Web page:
401(K) FEARS AMID SLIDE

Dow plunges 500 points, more than 1,000 in week

Boston Herald - - NEWS - By JOR­DAN GRA­HAM AND JOE DWINELL Her­ald Wire Ser­vices con­trib­uted to this re­port.

The stock mar­ket’s stun­ning slide has stoked fears over 401(k) sav­ings ac­counts, with one ex­pert warn­ing those closer to re­tire­ment have rea­son to worry.

“Those clos­est to re­tire­ment are the most vul­ner­a­ble as the econ­omy gets worse,” said MIT pro­fes­sor Thomas A. Kochan. “It’s very clear peo­ple are wor­ried. The mar­ket cre­ates this un­cer­tainty.”

Kochan told the Her­ald last night those with 401(k) ac­counts should “stay with it” and ride out this storm — even as the mar­ket teeters over strained re­la­tions with China with Pres­i­dent Trump threat­en­ing more tar­iffs.

“You’ ve got to stay with it for the long run,” Kochan added. “If you can hang in there, that’s the best ad­vice.”

The Dow Jones In­dus­trial Av­er­age plunged more than 500 points yesterday, bring­ing its weekly drop to more than 1,000. All eyes will be on the mar­ket come Mon­day’s open­ing bell.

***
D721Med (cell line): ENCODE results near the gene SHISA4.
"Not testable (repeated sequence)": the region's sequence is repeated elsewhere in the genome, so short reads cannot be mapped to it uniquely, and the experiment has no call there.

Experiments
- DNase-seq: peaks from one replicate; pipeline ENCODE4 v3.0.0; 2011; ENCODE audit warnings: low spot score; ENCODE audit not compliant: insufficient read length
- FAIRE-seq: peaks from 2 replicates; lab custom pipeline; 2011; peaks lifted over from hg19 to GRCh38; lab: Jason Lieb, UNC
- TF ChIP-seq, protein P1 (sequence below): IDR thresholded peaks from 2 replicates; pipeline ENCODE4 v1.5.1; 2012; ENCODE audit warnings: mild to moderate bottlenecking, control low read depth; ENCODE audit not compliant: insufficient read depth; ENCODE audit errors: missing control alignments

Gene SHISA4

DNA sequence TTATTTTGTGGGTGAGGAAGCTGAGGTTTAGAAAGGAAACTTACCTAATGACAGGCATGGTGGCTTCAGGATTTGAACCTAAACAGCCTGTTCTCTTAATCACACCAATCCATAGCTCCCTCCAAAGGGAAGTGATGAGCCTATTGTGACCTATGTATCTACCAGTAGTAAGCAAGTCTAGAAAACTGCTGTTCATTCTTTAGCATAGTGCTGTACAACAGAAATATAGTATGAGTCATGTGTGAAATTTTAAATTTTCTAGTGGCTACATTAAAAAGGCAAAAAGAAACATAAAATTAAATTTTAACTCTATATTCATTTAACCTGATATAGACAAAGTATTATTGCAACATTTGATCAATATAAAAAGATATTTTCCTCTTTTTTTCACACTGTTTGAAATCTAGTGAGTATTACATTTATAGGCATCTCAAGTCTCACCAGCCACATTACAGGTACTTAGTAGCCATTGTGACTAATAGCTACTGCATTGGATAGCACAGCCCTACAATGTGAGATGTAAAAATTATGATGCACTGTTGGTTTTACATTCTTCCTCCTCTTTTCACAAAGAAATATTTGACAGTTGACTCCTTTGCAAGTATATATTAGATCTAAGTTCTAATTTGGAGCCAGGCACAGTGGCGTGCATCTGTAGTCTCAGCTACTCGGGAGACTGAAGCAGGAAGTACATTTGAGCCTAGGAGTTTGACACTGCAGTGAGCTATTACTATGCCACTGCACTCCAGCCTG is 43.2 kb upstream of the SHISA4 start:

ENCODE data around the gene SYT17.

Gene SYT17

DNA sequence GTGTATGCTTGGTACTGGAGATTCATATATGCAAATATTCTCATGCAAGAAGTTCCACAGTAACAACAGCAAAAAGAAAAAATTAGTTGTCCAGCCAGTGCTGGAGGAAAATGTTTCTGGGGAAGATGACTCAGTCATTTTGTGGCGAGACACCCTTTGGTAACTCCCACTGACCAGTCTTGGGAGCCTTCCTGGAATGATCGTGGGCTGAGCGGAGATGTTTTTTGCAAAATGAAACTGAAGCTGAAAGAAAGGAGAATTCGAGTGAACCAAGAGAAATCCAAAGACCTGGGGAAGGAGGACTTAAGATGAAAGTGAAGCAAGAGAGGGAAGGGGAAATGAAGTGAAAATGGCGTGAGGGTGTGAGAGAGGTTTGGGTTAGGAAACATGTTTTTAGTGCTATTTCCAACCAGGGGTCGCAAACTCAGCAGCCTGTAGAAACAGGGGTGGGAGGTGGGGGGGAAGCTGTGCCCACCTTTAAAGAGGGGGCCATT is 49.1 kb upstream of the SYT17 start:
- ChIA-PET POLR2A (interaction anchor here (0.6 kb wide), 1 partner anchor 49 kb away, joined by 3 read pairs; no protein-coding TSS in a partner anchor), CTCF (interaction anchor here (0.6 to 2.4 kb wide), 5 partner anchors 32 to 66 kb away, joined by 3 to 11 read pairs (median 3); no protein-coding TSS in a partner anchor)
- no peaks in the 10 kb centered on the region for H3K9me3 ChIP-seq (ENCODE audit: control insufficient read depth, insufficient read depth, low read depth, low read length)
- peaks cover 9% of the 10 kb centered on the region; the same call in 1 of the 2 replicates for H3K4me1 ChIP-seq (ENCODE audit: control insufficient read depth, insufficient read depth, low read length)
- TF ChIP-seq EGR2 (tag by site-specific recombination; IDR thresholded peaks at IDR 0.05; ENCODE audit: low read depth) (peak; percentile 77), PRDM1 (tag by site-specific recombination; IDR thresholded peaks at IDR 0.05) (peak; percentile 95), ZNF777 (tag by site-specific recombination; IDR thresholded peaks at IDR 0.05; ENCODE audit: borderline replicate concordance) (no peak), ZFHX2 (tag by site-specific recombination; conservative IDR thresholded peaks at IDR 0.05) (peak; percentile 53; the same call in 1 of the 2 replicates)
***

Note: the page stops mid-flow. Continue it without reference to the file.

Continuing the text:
“I don’t re­ally see a last­ing re­cov­ery,” said Aaron Dunn, Co-Di­rec­tor of Value Eq­ui­ties and Port­fo­lio Man­ager at Ea­ton Vance Man­age­ment in Bos­ton. “I don’t know we’ll see a real bal­ance through the end of the year. I think you might have a bit of a buyer’s strike through the end of the year.”

The Dow fell 558 points, or 2.2 per­cent, to 24,388 yesterday. The S&P 500 lost 62 points, or 2.3 per­cent, to 2,633. The S&P 500 and Dow are now in the red for the year. The Nas­daq was hold­ing on to a mod­est gain.

Fu­el­ing the de­cline af­ter an al­ready hec­tic week was the court ap­pear­ance of Chi­nese com­pany Huawei’s CFO on fraud charges. The ex­ec­u­tive is ac­cused of cir­cum­vent­ing U.S. sanc­tions on Iran, and faces decades in prison.

“It’s the trade ten­sions and re­ally the un­cer­tainty that ex­ists in the mar­ket with re­gard to how the trade un­cer­tainty with China plays out,” Dunn said. “We’re in tar­iff ne­go­ti­a­tions with China and we ar­rest the CFO of one of their largest com­pa­nies.”

Ear­lier this week mar­kets ral­lied on news of a trade agree­ment with China, but de­te­ri­o­rated as specifics — or lack thereof — emerged.

“The prospect for a trade deal within the 90-day time frame, in our view, is un­likely,” Wells Fargo economists wrote in a re­search note. “The pace of ne­go­ti­a­tions would have to pick up quite con­sid­er­ably, and with ev­i­dence suggest­ing dif­fer­ences still re­main, the like­li­hood for a deal in the short­term re­mains low.”

The La­bor Depart­ment also an­nounced U.S. job growth de­clined mod­estly in Novem­ber, a move that could sig­nal a slower but still steady pace of hir­ing and growth next year.

GETTY IM­AGES

GO­ING, GO­ING, GONE: Traders work on the floor of the New York Stock Ex­change yesterday, when the Dow Jones in­dus­trial av­er­age fell more than 500 points as in­vestors re­main con­cerned about a pos­si­ble trade war be­tween China and Amer­ica.

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